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Former Royal Marine and grandfather Thomas Naish stabbed repeatedly in head with scissors at Tenterden Spires care home, court hears

A grandfather “just hoped to see another day” after being stabbed repeatedly in the head with scissors, a court heard.

Former Royal Marine Thomas Naish told how he struggled to his knees and held his skull together following the alleged attack at Tenterden Spires care home.

He was allegedly repeatedly stabbed with scissors. Stock image
He was allegedly repeatedly stabbed with scissors. Stock image

Scott Burgess, 43, stands accused of causing wounding with intent, after Mr Naish was treated for multiple injuries.

Mr Naish told a jury he believed his estranged daughter passed Burgess, her partner, the weapon.

However Burgess, of Rolvenden, argued Mr Naish flew at him with the scissors and injured himself during a struggle.

Mr Naish told Canterbury Crown Court yesterday: “I felt a sharp pricking pain to my head, I felt some to my back, I just remember trying to move to get away.

“I was in a lot of pain, and I didn’t realise what was raining down my face, it was blood.”

“I got to my knees, I put my hands on the top of my head to try and hold it together..." - Thomas Naish

He told the jury he believed Burgess was only landing punches initially. However, Mr Naish explained when he turned onto his back the defendant straddled him, began stabbing his head.

“He had his knees over my arms sitting on top of me.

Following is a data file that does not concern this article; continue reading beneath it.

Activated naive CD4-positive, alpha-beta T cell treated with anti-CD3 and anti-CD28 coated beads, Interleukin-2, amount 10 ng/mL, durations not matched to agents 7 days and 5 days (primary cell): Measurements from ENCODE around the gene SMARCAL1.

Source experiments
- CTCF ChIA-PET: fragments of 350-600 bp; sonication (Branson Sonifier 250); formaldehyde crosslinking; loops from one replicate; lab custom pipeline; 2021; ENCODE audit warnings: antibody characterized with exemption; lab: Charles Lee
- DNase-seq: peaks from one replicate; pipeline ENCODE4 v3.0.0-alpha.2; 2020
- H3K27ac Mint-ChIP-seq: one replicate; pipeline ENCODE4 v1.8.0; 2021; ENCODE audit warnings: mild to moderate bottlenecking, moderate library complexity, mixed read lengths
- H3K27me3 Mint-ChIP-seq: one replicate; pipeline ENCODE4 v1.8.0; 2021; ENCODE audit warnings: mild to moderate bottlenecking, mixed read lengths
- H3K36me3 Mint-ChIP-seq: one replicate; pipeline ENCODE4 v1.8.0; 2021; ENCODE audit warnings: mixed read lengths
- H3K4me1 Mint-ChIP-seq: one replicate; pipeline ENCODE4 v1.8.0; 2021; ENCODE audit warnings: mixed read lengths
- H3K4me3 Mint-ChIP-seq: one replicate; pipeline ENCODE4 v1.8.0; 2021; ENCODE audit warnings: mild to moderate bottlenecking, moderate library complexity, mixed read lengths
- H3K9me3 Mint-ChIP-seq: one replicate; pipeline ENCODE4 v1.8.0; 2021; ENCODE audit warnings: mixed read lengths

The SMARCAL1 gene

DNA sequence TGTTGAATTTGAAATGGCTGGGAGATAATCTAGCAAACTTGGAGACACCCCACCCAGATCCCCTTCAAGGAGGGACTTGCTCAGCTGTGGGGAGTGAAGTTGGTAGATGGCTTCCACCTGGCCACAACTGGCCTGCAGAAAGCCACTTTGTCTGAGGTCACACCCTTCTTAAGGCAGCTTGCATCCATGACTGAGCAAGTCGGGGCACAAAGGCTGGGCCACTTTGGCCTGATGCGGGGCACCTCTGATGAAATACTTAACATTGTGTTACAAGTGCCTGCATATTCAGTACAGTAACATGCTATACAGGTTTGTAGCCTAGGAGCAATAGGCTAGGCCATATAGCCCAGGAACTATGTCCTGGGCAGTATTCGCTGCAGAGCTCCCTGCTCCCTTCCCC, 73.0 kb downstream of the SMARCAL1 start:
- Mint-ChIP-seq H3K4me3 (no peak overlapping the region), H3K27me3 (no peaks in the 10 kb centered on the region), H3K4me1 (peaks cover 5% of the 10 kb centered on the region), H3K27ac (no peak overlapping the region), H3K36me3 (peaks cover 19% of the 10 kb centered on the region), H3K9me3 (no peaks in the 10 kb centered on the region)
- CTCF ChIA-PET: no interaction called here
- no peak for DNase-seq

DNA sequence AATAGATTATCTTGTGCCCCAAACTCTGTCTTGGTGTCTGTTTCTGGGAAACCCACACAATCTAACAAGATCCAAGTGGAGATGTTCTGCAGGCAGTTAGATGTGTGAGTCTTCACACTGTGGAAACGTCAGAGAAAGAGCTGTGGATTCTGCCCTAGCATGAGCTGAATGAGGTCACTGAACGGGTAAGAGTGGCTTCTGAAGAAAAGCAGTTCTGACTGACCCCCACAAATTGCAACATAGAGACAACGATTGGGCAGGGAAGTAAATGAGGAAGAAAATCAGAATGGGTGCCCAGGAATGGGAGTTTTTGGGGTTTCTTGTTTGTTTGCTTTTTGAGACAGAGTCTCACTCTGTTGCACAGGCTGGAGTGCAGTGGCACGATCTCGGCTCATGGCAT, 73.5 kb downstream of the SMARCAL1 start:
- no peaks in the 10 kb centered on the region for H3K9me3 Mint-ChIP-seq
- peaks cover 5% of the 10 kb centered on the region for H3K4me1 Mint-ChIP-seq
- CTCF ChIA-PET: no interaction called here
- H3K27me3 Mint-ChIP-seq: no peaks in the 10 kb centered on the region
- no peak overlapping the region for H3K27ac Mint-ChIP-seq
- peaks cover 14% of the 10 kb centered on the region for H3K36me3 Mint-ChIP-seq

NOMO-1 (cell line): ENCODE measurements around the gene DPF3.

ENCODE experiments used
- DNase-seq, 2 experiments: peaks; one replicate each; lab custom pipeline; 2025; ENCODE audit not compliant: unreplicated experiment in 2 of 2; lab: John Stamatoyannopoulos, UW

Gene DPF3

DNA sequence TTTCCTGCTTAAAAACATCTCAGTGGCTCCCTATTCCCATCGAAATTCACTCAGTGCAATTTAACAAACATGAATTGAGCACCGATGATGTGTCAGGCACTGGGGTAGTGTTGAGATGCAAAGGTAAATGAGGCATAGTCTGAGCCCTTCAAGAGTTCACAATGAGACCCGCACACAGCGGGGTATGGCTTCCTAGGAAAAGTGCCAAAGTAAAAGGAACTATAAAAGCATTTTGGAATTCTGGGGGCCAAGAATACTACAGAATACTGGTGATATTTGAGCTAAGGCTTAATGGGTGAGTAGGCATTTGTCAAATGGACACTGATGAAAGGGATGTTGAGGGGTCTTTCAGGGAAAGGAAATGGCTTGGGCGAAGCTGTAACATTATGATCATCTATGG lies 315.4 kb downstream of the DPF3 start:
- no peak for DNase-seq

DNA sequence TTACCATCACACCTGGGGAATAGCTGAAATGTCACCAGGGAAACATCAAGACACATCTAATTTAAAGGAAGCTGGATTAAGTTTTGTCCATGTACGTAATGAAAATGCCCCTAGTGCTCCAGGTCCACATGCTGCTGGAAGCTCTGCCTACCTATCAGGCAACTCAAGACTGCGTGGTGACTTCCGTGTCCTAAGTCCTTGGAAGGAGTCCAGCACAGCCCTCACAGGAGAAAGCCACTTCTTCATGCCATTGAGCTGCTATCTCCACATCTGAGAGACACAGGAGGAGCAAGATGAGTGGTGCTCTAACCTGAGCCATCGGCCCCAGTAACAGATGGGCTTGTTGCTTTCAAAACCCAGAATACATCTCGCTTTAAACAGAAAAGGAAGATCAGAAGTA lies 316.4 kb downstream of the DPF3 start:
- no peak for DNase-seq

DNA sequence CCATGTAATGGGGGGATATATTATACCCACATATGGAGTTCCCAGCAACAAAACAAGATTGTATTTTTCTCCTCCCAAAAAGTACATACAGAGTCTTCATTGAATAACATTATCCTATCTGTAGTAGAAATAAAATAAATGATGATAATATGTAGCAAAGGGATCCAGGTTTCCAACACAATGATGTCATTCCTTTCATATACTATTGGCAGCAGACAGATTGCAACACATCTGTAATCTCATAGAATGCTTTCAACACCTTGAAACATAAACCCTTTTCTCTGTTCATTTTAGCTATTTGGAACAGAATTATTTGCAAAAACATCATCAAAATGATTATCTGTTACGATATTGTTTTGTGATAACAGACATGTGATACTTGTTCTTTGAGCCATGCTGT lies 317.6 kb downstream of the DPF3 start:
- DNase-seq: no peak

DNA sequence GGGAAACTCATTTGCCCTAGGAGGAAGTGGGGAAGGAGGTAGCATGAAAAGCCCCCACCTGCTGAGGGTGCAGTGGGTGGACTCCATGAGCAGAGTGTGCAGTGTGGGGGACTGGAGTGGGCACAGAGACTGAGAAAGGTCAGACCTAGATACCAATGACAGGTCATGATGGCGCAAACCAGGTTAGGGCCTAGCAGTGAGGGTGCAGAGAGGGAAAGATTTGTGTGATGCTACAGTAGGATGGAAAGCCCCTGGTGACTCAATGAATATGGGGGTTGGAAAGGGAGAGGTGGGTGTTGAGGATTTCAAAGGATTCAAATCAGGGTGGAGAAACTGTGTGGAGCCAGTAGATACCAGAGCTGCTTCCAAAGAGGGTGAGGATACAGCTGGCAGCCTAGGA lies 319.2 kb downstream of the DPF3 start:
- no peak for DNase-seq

“What was he doing?” asked his barrister Paul Valder.

“He was stabbing my head.

“My hands were all stuck together and I could feel it (the blood) on my face.”

“When he stopped, what did you do?” the barrister asked.

“I got to my knees, I put my hands on the top of my head to try and hold it together.

“I saw my daughter Cherrie-Anne pass him the scissors.

“Was he (Scott Burgess) saying anything to you?” Mr Valder asked.

Mr Naish replied: “If you don’t die now I will come back and finish the job.

“Then he said something to my daughter Hetty-Anne junior like ‘you are next.’

“The blood was pulsing, it was squirting out of my right arm and when I looked down, the ground was all covered in blood.

“I just hoped to see another day,” he argued.

Mr Valder said his client was treated for multiple wounds to his head and body, which required stitching and stapling at Ashford's William Harvey Hospital.

He told Canterbury Crown Court the attack happened while visiting his wife, Hetty-Anne Naish senior, at the care home.

He claimed his estranged daughter Cherry-Anne Naish arrived shortly afterwards with Burgess, then gave him the scissors to carry out the assault.

But defence barrister Paul Hogben said Mr Naish was embroiled in an ongoing dispute with Burgess, and so armed himself with the weapon spoiling for a fight.

“I’m going to put it to you that you brought the scissors and became injured during a struggle on the floor,” he said.

“No sir,” Mr Naish replied.

Burgess, of Rolvenden, Cranbrook, denies causing wounding with intent and threatening a person with a blade during the alleged assault on March 28.

The trial continues.

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